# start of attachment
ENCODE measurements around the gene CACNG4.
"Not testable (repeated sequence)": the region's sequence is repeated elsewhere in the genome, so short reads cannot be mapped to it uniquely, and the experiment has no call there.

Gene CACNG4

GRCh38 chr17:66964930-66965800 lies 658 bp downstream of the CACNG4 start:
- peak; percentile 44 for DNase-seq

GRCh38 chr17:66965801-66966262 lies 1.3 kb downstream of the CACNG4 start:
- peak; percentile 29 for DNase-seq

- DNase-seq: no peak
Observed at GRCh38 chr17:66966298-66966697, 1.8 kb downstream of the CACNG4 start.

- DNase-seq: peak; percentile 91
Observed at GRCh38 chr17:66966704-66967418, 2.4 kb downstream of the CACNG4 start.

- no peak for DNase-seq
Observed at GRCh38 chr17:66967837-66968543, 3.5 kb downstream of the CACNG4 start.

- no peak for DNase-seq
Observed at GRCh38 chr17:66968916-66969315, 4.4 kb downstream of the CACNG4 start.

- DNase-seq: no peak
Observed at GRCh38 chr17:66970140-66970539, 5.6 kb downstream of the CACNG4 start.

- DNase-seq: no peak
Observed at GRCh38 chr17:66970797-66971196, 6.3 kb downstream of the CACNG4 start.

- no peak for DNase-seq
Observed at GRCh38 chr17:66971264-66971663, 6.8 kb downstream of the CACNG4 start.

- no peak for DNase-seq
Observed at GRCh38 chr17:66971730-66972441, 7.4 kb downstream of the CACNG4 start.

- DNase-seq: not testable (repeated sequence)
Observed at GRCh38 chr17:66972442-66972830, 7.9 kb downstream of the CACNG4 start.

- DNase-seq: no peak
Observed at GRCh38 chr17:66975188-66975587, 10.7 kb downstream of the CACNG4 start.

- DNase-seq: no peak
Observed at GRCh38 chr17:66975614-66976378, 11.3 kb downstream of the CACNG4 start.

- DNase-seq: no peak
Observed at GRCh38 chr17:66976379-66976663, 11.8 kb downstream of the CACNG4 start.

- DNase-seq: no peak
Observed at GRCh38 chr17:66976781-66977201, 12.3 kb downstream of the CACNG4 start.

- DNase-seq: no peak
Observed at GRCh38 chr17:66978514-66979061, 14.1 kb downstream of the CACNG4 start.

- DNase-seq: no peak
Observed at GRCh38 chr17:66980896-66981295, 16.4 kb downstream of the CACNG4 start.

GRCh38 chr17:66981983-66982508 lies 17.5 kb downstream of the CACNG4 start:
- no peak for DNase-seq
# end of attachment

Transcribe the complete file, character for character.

ENCODE measurements around the gene CACNG4.
"Not testable (repeated sequence)": the region's sequence is repeated elsewhere in the genome, so short reads cannot be mapped to it uniquely, and the experiment has no call there.

Gene CACNG4

GRCh38 chr17:66964930-66965800 lies 658 bp downstream of the CACNG4 start:
- peak; percentile 44 for DNase-seq

GRCh38 chr17:66965801-66966262 lies 1.3 kb downstream of the CACNG4 start:
- peak; percentile 29 for DNase-seq

- DNase-seq: no peak
Observed at GRCh38 chr17:66966298-66966697, 1.8 kb downstream of the CACNG4 start.

- DNase-seq: peak; percentile 91
Observed at GRCh38 chr17:66966704-66967418, 2.4 kb downstream of the CACNG4 start.

- no peak for DNase-seq
Observed at GRCh38 chr17:66967837-66968543, 3.5 kb downstream of the CACNG4 start.

- no peak for DNase-seq
Observed at GRCh38 chr17:66968916-66969315, 4.4 kb downstream of the CACNG4 start.

- DNase-seq: no peak
Observed at GRCh38 chr17:66970140-66970539, 5.6 kb downstream of the CACNG4 start.

- DNase-seq: no peak
Observed at GRCh38 chr17:66970797-66971196, 6.3 kb downstream of the CACNG4 start.

- no peak for DNase-seq
Observed at GRCh38 chr17:66971264-66971663, 6.8 kb downstream of the CACNG4 start.

- no peak for DNase-seq
Observed at GRCh38 chr17:66971730-66972441, 7.4 kb downstream of the CACNG4 start.

- DNase-seq: not testable (repeated sequence)
Observed at GRCh38 chr17:66972442-66972830, 7.9 kb downstream of the CACNG4 start.

- DNase-seq: no peak
Observed at GRCh38 chr17:66975188-66975587, 10.7 kb downstream of the CACNG4 start.

- DNase-seq: no peak
Observed at GRCh38 chr17:66975614-66976378, 11.3 kb downstream of the CACNG4 start.

- DNase-seq: no peak
Observed at GRCh38 chr17:66976379-66976663, 11.8 kb downstream of the CACNG4 start.

- DNase-seq: no peak
Observed at GRCh38 chr17:66976781-66977201, 12.3 kb downstream of the CACNG4 start.

- DNase-seq: no peak
Observed at GRCh38 chr17:66978514-66979061, 14.1 kb downstream of the CACNG4 start.

- DNase-seq: no peak
Observed at GRCh38 chr17:66980896-66981295, 16.4 kb downstream of the CACNG4 start.

GRCh38 chr17:66981983-66982508 lies 17.5 kb downstream of the CACNG4 start:
- no peak for DNase-seq